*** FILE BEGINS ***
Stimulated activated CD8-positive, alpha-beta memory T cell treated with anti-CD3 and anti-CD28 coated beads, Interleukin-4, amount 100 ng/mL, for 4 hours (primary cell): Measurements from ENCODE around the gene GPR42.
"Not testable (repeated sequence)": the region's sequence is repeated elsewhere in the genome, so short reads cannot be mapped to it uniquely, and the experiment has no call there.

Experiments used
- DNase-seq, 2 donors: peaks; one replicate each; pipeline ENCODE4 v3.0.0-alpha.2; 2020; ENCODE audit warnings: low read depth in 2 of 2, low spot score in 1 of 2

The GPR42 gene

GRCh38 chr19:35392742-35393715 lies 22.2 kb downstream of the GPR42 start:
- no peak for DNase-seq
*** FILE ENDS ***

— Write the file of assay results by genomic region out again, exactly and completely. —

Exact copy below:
Stimulated activated CD8-positive, alpha-beta memory T cell treated with anti-CD3 and anti-CD28 coated beads, Interleukin-4, amount 100 ng/mL, for 4 hours (primary cell): Measurements from ENCODE around the gene GPR42.
"Not testable (repeated sequence)": the region's sequence is repeated elsewhere in the genome, so short reads cannot be mapped to it uniquely, and the experiment has no call there.

Experiments used
- DNase-seq, 2 donors: peaks; one replicate each; pipeline ENCODE4 v3.0.0-alpha.2; 2020; ENCODE audit warnings: low read depth in 2 of 2, low spot score in 1 of 2

The GPR42 gene

GRCh38 chr19:35392742-35393715 lies 22.2 kb downstream of the GPR42 start:
- no peak for DNase-seq